The light scent is pleasant but not overbearing. It absorbs quickly into the skin, leaving behind no white residue. It leaves the skin smooth and well hydrated.
This waterproof product should be reapplied every two hours and every eighty minutes when swimming or sweating. It has an oil-free, non-shiny finish and a non-clog formulation.
It is non-comedogenic and PABA-free.
With an SPF of 50, Coppertone Defend and Care will lock out 98% of the sun’s damaging Ultra Violet rays. It is light and comfortable and will keep your skin fresh and hydrated, keeping it moisturized for up to eight hours.
It contains vitamin E which is a powerful anti-oxidant that will protect your skin.
It is a broad-spectrum sunscreen so that it will protect your skin from both UVA and AVB rays. It is water resistant for up to eighty minutes.
This is a two-bottle pack at a very reasonable price.
The new formulation of zinc oxide will not leave you with white streaks.
The downside is that it can stain your clothes.
Absorbs quickly and is non-greasy and not sticky. The mild scent is pleasant. It has a lovely light texture with the consistency of a mouse that goes on smoothly.
A broad-spectrum sunscreen that protects against UVA and UVB rays with an SPF of 50. This sunscreen will provide excellent protection from the sun’s damaging rays. It is PABA free and free of any fragrance.
It contains zinc oxide but it leaves no white streaks. There is no oily residue. It offers a lovely matte finish and is an excellent product for people with oily skin.
It also forms an excellent base for makeup, as it does not clog pores. It is not water resistant, and it is pricey.
The product has not been tested on animals
Protect yourself from the sun with this broad spectrum SPF50 sunscreen. It contains zinc and is water resistant for up to eighty minutes at which time you'll have to re-apply the lotion.
It is oil-free and is easy to apply even when the skin is wet. It won’t clog your pores, and it does not stain your clothes.
It has a light moisturizing feel, and it is unscented, so it is an excellent choice for sensitive skins. It does not streak or leave white marks on your skin even after you have come out of the water.
The product is expensive, but it comes in a large bottle. Like most waterproof sunscreens it is difficult to remove, and you may have to remove it with an oily cleanser. Dermatologists recommend this product
Sun Barrier has an SPF of 45 and is recommended for all types of water sports as it is water resistant. The zinc base will protect your skin from both UVA and UVB rays. It has a clear finish with no streaking or white marks. It is not oily or sticky.
Because it is water resistant it is a great choice for sports lovers as sweat will not cause runoff. It is rated for eighty minutes in the water.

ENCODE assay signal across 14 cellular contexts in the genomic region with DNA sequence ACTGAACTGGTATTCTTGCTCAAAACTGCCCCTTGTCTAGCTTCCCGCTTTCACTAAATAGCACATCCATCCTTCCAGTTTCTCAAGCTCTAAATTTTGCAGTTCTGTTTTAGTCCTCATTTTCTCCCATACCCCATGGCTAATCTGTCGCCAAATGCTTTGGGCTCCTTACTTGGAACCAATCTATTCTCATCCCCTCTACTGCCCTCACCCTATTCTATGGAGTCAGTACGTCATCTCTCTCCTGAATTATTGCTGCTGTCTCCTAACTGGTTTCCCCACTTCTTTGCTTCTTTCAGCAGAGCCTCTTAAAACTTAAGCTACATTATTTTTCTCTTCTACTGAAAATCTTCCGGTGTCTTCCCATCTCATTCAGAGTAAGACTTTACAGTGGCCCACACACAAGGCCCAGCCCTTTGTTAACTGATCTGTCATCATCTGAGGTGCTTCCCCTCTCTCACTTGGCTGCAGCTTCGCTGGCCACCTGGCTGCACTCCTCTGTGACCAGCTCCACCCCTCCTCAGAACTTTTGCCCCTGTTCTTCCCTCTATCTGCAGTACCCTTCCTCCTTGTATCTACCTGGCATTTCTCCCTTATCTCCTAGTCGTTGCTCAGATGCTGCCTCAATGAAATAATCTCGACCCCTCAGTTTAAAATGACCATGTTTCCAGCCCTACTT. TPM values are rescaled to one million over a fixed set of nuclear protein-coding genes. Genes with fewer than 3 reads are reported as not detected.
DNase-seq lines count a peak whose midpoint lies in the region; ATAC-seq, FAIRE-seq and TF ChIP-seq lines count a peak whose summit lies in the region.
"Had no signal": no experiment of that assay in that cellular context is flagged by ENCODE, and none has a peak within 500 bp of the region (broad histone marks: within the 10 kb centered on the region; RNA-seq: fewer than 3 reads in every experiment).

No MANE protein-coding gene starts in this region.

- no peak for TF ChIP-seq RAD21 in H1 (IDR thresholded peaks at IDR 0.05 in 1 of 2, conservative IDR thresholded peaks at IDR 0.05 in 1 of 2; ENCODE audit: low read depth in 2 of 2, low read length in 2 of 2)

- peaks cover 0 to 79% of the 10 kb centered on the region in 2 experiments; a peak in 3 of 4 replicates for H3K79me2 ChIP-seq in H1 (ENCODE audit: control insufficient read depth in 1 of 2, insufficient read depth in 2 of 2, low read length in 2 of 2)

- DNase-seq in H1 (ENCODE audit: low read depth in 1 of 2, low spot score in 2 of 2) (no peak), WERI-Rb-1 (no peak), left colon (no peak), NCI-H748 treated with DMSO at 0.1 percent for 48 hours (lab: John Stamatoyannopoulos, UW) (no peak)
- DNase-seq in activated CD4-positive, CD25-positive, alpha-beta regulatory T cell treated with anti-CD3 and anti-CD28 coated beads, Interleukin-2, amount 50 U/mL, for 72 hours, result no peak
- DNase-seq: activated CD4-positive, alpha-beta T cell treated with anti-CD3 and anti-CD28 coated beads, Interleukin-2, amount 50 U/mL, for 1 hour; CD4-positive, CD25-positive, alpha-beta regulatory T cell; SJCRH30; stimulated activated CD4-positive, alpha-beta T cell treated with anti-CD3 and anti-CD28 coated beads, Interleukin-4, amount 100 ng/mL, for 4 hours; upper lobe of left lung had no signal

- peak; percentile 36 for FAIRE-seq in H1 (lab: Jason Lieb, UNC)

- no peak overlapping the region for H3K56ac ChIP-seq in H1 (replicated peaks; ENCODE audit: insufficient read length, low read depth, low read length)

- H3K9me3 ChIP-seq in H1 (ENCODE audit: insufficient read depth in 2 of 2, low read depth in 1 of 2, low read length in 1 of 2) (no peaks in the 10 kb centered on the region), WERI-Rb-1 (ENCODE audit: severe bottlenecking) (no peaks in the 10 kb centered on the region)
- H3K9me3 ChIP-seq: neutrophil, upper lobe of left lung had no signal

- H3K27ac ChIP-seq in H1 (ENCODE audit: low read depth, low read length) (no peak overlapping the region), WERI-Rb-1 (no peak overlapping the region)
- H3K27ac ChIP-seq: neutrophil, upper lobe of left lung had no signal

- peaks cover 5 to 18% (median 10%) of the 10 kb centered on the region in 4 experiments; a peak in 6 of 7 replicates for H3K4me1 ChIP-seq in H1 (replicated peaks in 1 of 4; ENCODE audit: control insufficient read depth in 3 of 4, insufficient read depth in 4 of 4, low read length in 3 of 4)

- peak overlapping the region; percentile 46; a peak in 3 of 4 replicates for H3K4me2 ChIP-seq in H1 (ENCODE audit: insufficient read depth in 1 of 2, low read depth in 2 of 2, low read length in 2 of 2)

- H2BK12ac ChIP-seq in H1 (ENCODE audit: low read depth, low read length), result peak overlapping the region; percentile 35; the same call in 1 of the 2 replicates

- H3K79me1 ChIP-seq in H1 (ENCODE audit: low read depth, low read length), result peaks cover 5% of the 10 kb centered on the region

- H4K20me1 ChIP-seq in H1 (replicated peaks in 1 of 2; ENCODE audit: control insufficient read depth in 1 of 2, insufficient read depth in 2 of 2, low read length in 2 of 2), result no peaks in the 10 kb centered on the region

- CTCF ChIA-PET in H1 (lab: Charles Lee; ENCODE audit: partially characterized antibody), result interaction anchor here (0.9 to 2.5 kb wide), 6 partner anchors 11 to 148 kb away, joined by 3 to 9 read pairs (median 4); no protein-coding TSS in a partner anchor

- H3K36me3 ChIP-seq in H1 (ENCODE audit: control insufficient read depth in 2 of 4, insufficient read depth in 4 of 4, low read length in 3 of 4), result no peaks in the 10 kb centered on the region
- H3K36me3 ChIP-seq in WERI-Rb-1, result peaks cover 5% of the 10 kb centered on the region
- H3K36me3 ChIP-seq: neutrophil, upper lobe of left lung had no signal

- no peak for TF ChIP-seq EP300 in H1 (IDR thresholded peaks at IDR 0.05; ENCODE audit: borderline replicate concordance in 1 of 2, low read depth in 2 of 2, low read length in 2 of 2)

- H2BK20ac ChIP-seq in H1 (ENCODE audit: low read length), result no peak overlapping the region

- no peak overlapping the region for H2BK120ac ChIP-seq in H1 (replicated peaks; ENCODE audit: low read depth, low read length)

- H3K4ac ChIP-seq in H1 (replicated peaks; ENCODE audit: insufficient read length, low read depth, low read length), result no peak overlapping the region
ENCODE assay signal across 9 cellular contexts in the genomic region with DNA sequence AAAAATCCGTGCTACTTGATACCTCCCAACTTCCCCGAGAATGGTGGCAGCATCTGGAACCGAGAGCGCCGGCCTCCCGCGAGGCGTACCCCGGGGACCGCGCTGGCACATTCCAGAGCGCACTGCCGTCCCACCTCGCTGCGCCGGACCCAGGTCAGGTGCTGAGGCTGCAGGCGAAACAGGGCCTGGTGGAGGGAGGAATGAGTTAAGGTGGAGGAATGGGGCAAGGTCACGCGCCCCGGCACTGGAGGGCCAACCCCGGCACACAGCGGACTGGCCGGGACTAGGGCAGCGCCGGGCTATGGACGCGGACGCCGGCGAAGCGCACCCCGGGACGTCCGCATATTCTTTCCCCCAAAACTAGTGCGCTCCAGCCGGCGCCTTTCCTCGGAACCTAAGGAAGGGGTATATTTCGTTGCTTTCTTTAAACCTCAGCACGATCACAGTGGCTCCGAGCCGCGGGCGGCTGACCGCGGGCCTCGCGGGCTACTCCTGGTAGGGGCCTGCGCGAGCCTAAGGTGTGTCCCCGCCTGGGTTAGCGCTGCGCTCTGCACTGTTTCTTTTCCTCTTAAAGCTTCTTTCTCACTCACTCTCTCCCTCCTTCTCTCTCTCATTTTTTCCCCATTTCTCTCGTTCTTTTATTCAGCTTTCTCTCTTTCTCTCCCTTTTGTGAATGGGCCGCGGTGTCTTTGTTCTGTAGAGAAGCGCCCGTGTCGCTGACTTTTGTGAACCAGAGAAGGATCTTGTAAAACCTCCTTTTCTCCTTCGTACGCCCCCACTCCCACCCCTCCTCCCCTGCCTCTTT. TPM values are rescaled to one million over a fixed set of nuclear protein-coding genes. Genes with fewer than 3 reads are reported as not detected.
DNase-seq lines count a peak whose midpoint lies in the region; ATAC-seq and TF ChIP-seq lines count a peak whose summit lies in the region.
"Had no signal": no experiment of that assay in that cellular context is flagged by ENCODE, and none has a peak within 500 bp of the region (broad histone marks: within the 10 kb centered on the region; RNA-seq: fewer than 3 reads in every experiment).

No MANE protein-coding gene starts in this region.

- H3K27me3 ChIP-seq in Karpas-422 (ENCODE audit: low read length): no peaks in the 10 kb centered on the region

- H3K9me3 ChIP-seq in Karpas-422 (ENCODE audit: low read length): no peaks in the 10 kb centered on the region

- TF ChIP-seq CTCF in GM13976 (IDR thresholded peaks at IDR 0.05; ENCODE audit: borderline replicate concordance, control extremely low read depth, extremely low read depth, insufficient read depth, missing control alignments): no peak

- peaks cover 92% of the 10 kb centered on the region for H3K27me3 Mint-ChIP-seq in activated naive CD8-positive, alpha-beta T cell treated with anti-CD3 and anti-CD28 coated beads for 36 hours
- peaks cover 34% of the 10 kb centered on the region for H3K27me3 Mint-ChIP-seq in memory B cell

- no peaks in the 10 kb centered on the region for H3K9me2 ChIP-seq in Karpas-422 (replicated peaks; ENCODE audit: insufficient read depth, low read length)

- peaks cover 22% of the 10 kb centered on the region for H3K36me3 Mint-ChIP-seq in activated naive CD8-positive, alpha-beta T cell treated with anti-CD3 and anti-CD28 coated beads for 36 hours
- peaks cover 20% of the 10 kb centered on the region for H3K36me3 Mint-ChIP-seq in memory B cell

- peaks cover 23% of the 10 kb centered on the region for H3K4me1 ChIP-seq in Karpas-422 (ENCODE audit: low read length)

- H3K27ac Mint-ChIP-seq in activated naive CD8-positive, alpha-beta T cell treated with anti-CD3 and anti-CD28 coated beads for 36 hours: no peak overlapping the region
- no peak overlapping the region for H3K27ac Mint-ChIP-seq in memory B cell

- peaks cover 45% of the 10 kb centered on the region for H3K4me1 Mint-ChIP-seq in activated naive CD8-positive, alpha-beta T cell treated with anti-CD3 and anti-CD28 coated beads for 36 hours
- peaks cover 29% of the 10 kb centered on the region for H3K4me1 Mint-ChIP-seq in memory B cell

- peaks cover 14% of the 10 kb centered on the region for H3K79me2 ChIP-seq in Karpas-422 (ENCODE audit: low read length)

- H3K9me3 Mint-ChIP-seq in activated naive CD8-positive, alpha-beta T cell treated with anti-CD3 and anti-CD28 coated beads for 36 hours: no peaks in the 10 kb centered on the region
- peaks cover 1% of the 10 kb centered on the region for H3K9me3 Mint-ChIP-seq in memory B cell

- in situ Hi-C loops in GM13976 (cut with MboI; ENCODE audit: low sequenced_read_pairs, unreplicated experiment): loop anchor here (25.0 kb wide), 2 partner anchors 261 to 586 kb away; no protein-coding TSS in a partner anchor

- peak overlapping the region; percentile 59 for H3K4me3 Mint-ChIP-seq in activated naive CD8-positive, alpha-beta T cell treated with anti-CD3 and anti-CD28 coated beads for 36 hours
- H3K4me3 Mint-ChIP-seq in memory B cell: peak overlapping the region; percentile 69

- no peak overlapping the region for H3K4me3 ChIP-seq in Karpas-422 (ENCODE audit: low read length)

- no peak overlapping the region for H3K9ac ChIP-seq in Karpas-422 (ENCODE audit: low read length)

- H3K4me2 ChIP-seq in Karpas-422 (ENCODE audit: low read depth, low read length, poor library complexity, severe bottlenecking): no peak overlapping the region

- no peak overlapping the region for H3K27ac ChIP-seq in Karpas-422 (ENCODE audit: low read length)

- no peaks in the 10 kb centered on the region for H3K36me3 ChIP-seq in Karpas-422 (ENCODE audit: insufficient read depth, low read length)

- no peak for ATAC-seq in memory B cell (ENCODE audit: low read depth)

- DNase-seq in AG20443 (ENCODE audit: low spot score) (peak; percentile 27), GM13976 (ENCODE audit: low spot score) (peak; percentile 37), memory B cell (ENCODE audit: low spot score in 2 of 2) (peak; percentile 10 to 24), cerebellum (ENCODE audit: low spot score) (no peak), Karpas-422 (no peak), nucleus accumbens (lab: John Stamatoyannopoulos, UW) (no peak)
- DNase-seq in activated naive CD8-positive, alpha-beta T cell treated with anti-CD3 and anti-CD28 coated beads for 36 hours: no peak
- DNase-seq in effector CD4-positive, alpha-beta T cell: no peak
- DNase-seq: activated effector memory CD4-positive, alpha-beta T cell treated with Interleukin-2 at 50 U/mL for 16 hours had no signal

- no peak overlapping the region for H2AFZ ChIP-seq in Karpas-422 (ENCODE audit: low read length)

It has not been tested on animals.
The product is fragrance free. Burns the eyes. Difficult to clean off and you’ll need an oil cleanser
What to Look for in a Sunscreen
A broad-spectrum sunscreen will protect you from UVA and UVB. UVA causes the skin to age and UVB causes the skin to become burnt. It causes sunburn, peeling, and blisters. It burns only the top layer of skin.
UVA penetrates the epidermis and excites the melanocytes, which causes the skin to darken. Both types of UV damage cause skin cancer.
The Sun Protection Factor or SPF gives you a measure of how long you can stay in the sun without burning. It is an indication of the amount of time that it will protect you from the UVB rays.
Dermatologists recommend that you should use an SPF of at least thirty for adequate protection. The thirty indicates that you can stay in the sun thirty times longer than you could if you had no protection.
There two basic classes of sunscreens, chemical and physical.
Physical sunscreens bounce the UV rays off the skin and protect against both UVA and UVB, which is why they are generally the best sunscreen for melasma. They typically contain zinc oxide or titanium oxide.
Make sure that you discard your sunscreen when it reaches the expiry date, as it will start to degrade and you will no longer have the protection that you think you do. If it is not in a cool, dry place, it may expire even more quickly
The Best Sunscreen to Use for Melasma
In the final analysis, Neutrogena was the best sunscreen for melasma.
Inexpensive, and recommended by dermatologists, this broad-spectrum sunscreen has twice the SPF of all the others.
It is also water resistant, so it continues to protect the skin when in the water or when sweating.
Don’t take the risk of increasing the dark spots on your face, a few weeks of care by a dermatologist and the application of a good sunscreen and slowly those spots will start to fade.